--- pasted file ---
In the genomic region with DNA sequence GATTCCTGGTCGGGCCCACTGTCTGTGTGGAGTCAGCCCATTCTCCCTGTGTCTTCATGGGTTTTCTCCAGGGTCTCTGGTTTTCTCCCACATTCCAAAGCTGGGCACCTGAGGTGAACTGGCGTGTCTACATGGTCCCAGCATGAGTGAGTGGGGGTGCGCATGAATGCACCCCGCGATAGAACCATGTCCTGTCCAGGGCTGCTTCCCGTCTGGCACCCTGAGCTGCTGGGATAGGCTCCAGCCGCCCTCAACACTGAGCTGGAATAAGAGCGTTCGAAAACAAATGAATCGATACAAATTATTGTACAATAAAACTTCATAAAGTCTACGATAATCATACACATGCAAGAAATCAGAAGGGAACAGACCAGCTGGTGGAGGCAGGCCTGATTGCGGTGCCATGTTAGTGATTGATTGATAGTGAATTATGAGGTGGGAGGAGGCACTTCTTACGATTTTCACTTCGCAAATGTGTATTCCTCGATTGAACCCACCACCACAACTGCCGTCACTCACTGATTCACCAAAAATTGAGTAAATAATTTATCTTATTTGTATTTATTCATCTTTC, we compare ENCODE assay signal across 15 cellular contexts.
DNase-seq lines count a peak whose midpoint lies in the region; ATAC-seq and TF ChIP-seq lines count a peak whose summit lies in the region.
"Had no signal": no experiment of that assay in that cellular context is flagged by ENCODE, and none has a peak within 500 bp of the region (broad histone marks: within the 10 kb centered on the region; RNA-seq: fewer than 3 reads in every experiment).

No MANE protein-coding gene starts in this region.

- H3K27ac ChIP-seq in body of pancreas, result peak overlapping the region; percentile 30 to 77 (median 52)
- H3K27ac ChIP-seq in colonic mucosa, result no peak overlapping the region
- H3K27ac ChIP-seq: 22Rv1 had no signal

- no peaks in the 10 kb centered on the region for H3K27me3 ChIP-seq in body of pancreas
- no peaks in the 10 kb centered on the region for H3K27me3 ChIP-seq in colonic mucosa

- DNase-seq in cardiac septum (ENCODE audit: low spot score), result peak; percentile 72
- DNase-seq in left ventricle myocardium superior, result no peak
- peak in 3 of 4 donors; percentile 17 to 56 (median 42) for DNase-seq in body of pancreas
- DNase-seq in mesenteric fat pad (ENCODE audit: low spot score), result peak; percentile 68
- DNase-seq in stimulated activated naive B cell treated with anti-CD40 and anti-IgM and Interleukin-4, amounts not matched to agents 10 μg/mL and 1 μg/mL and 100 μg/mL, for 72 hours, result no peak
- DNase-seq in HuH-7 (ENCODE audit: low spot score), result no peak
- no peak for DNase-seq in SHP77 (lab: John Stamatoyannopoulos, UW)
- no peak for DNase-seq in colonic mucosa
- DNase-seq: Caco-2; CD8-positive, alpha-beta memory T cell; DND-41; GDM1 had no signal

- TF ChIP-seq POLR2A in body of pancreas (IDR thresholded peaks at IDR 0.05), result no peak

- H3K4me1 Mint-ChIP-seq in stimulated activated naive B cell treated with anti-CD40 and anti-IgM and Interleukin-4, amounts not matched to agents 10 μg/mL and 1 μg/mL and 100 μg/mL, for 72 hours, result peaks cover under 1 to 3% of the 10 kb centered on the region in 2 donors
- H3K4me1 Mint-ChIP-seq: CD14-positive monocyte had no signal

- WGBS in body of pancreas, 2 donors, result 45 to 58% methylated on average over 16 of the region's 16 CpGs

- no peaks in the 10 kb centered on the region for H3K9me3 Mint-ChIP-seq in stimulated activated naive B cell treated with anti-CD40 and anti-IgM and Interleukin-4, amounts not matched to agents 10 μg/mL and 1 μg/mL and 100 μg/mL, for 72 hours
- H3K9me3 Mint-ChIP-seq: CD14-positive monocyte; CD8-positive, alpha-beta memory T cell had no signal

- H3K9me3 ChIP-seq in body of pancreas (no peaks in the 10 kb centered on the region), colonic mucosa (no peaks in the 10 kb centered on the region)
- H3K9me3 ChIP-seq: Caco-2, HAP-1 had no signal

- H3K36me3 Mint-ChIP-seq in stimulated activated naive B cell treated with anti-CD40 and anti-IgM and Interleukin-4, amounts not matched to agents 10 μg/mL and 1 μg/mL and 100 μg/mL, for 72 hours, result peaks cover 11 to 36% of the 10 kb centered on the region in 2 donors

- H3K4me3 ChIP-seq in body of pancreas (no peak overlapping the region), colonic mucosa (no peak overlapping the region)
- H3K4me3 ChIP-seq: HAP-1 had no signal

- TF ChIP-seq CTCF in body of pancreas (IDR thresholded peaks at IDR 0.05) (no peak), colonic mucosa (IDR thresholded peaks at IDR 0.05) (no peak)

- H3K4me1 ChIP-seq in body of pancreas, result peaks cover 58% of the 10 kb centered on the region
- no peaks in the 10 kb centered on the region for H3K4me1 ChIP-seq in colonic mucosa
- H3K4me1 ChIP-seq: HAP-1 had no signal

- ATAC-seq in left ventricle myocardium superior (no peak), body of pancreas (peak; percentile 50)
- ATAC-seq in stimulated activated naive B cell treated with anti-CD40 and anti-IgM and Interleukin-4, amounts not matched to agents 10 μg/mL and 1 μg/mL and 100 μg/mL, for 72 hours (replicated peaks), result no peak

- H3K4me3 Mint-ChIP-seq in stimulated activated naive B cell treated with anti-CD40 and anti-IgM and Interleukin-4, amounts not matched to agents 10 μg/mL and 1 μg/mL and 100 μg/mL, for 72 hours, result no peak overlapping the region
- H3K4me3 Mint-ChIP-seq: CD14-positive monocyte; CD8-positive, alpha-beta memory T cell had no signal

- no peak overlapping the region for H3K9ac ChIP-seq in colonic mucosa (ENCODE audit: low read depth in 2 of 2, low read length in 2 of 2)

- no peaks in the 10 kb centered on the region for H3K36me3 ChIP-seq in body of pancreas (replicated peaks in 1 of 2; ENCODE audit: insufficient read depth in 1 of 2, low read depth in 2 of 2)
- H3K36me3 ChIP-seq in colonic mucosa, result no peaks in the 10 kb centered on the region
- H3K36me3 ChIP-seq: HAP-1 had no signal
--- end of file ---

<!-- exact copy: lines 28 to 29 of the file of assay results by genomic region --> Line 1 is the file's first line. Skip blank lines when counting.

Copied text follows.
- H3K4me3 ChIP-seq in body of pancreas (no peak overlapping the region), colonic mucosa (no peak overlapping the region)
- H3K4me3 ChIP-seq: HAP-1 had no signal